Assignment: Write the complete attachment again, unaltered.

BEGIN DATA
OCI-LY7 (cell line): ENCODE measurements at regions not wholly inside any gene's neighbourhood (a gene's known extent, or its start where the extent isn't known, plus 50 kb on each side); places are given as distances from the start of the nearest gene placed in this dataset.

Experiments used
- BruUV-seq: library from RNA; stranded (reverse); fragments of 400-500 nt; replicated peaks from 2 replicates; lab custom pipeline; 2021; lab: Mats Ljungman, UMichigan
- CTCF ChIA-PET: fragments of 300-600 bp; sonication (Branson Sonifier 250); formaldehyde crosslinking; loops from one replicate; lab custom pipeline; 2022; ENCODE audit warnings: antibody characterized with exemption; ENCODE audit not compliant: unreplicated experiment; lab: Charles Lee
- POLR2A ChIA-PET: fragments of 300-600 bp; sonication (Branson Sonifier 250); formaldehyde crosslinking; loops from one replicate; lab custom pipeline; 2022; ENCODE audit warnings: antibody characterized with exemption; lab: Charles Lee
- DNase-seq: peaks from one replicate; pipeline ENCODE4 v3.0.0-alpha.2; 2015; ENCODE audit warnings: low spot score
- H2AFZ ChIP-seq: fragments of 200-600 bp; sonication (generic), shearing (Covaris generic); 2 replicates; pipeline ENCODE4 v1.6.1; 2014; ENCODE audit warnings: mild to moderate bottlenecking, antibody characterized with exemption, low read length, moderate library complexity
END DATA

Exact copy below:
OCI-LY7 (cell line): ENCODE measurements at regions not wholly inside any gene's neighbourhood (a gene's known extent, or its start where the extent isn't known, plus 50 kb on each side); places are given as distances from the start of the nearest gene placed in this dataset.

Experiments used
- BruUV-seq: library from RNA; stranded (reverse); fragments of 400-500 nt; replicated peaks from 2 replicates; lab custom pipeline; 2021; lab: Mats Ljungman, UMichigan
- CTCF ChIA-PET: fragments of 300-600 bp; sonication (Branson Sonifier 250); formaldehyde crosslinking; loops from one replicate; lab custom pipeline; 2022; ENCODE audit warnings: antibody characterized with exemption; ENCODE audit not compliant: unreplicated experiment; lab: Charles Lee
- POLR2A ChIA-PET: fragments of 300-600 bp; sonication (Branson Sonifier 250); formaldehyde crosslinking; loops from one replicate; lab custom pipeline; 2022; ENCODE audit warnings: antibody characterized with exemption; lab: Charles Lee
- DNase-seq: peaks from one replicate; pipeline ENCODE4 v3.0.0-alpha.2; 2015; ENCODE audit warnings: low spot score
- H2AFZ ChIP-seq: fragments of 200-600 bp; sonication (generic), shearing (Covaris generic); 2 replicates; pipeline ENCODE4 v1.6.1; 2014; ENCODE audit warnings: mild to moderate bottlenecking, antibody characterized with exemption, low read length, moderate library complexity